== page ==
NOTE: New MAGI-equivalent eligibility thresholds are in effect as of January 1, 2014. For details and state-by-state thresholds, please see “Getting into Gear for 2014: Shifting New Medicaid Eligibility and Enrollment Policies into Drive.”
Procedures for Children8
|No Face-to-Face Interview||No Asset Test9||Presumptive
|Yes||Medicaid: $2,000 CHIP:$10,000||No||No|
|Enrollment Procedures for Pregnant Women|
|Presumptive Eligibility11||No Asset Test|
Procedures for Parents12
|No Face-to-Face Interview||No Asset Test||Simplifications
Consistent with Children
Assistance at State/County Eligibility Offices
State Eligibility Workers
for Community-Based Application Assisters
|Use of Telephone and Online Applications in
Medicaid and CHIP14
|Application Can be Submitted Over the Telephone||Application
Can be Submitted Electronically
Signature for Online Applications
Stop, and Return to an Application
|Report Changes||View Notices|
of Renewal (in months)15
|Frequency of Renewal (in months)||No
Consistent with Children’s Program
Available for Medicaid and CHIP
Enrollment Fee, and Copayment Requirements for Children
(of the FPL)
(of the FPL)
|CHIP only||151%||CHIP only||101%|
|Social Security Administration
Data Match to Verify Citizenship19
|State Data Hub||Paperless
a Scanned Document
Upgrade of Medicaid Eligibility Systems
|Medicaid System Used for Other Assistance Programs (e.g., SNAP, TANF)||Same
Eligibility System for Medicaid and CHIP
|Approved or Submitted APD for
Upgrading Medicaid Eligibility System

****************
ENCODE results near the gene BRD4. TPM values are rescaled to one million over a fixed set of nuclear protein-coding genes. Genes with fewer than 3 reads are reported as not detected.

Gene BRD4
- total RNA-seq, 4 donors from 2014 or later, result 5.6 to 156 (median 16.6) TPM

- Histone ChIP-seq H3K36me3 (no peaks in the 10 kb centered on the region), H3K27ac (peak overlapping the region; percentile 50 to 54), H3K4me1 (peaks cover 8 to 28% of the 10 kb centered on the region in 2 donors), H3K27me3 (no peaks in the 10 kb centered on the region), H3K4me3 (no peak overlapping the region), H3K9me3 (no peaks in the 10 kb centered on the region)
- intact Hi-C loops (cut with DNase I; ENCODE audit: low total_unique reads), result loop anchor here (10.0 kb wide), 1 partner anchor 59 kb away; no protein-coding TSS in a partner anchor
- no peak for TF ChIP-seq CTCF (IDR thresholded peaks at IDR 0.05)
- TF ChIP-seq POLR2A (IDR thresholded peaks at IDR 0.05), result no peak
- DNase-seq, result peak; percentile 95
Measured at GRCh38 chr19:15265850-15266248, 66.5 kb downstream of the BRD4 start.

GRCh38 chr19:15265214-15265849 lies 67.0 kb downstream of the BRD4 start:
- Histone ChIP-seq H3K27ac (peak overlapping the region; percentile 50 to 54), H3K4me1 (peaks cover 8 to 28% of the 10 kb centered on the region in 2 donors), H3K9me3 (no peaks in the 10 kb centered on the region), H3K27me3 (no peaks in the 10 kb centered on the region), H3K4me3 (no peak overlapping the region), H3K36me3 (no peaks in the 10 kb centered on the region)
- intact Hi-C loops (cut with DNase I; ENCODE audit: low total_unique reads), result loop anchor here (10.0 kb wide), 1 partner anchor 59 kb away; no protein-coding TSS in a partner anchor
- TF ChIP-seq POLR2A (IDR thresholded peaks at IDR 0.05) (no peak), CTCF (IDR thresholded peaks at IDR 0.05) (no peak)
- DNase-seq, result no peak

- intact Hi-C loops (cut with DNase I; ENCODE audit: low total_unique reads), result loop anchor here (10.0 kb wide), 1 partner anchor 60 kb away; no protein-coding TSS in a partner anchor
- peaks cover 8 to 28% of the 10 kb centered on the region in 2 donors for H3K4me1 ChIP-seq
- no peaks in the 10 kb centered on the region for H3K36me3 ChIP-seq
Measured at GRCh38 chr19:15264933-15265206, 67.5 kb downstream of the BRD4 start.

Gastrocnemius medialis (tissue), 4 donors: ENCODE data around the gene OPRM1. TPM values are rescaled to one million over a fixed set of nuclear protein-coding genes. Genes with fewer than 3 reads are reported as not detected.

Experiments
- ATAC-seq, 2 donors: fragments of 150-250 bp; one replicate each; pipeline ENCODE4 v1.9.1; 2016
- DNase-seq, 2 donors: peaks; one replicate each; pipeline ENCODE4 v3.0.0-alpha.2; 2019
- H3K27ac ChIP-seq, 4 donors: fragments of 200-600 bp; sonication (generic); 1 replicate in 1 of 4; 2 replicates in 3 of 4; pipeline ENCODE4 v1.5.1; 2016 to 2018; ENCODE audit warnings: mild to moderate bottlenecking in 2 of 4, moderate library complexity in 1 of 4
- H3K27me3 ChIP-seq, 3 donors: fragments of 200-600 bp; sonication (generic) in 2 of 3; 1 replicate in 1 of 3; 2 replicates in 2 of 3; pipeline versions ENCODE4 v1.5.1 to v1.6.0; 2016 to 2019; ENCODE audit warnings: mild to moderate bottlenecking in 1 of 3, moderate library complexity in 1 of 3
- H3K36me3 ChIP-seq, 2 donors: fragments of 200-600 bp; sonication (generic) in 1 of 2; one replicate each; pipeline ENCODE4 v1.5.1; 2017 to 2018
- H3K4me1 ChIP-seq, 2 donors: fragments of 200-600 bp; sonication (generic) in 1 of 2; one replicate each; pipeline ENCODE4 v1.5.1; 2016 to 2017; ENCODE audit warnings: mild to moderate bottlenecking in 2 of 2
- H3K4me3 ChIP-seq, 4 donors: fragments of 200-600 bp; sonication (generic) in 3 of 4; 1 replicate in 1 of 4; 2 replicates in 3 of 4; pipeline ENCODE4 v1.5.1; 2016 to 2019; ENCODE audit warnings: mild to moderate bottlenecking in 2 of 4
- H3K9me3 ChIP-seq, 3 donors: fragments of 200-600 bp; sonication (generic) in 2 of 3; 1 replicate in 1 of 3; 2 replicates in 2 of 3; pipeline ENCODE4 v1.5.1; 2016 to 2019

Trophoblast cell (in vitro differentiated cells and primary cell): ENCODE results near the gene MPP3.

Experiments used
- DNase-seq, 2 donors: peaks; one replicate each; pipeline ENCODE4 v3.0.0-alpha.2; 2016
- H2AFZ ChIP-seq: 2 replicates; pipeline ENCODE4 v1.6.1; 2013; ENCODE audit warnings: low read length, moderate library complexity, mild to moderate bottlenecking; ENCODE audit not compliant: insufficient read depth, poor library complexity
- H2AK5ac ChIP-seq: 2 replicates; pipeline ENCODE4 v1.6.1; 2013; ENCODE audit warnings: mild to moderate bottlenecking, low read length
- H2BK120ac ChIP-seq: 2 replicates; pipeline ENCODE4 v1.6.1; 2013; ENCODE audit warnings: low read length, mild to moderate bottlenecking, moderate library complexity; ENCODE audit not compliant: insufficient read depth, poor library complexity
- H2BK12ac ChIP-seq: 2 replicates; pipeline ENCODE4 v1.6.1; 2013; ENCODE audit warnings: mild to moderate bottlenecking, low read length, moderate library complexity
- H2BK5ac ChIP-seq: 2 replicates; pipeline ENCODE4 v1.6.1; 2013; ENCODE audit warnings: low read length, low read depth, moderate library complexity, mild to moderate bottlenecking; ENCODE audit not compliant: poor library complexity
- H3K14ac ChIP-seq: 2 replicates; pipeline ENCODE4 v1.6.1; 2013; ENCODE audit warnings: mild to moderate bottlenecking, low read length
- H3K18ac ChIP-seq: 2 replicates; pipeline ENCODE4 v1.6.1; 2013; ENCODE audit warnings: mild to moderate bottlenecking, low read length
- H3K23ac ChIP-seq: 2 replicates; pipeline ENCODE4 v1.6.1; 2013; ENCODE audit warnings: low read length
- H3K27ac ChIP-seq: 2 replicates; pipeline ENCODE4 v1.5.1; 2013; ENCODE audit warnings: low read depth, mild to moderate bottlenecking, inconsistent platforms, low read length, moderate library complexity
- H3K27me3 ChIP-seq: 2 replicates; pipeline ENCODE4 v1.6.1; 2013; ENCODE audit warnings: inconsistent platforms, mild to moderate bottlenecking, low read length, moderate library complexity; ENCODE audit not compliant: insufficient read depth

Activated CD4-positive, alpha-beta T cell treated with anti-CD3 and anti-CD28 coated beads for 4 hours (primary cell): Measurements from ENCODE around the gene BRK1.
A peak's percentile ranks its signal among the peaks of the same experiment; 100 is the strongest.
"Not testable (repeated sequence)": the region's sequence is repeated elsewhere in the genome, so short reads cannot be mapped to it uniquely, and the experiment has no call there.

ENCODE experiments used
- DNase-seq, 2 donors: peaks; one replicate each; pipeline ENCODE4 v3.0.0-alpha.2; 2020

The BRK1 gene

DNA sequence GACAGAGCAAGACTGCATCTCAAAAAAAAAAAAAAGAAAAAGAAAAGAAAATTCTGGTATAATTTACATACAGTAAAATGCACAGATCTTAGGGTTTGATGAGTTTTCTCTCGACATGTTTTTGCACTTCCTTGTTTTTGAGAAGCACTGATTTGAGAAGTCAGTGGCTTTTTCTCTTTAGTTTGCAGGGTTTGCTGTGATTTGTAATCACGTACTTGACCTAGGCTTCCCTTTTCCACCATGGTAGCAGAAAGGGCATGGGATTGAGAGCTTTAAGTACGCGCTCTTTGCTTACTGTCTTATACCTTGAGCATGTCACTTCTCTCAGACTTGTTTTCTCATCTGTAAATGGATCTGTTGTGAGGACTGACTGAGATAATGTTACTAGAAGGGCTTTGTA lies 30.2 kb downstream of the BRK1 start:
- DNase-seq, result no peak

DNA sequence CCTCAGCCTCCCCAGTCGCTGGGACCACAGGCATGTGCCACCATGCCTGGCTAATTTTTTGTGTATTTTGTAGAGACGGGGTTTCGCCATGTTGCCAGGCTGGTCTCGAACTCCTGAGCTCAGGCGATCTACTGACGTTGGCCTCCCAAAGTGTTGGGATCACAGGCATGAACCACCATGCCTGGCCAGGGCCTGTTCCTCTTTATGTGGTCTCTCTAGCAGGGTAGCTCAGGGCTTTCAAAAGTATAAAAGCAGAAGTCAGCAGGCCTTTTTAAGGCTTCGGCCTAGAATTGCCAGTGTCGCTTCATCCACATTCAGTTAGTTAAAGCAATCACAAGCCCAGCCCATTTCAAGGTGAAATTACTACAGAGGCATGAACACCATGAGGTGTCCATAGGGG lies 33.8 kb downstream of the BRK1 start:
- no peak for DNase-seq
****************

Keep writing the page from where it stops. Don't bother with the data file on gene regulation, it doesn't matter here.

Begun on Medicaid Eligibility System Upgrade
Source: M. Heberlein, et al., “Getting into Gear for 2014,” Kaiser Commission on Medicaid and the Uninsured, (January 2013); updated by the Center for Children and Families. Data as of January 1, 2013.
- Income eligibility levels noted are expressed as a percentage of the Federal Poverty Level (FPL).
- Income eligibility levels for children’s Medicaid includes CHIP-funded Medicaid expansions; separate CHIP programs are shown under children’s CHIP. The income eligibility levels noted may refer to gross or net income depending on the state.
- States with a separate CHIP program use federal CHIP funds to operate a health insurance program for children not eligible for Medicaid.
- Pregnant women’s income eligibility levels are shown for regular Medicaid, CHIP, and through the unborn child option.
- Parents’ income eligibility levels are shown for parents without earned incomes (i.e., does not reflect earnings disregards used to determine income eligibility for working parents) applying for comprehensive Medicaid coverage based on a family size of three.
- For other adults, any applicable earnings disregards are based on the individual
- The “ICHIA” option in CHIPRA allows states to use federal funds to cover lawfully residing immigrant children and pregnant women in Medicaid/CHIP without imposing a five-year waiting period. This indicates whether the state has received approval of a State Plan Amendment to adopt this option.
- Information applies to both Medicaid and CHIP, if applicable, unless otherwise noted.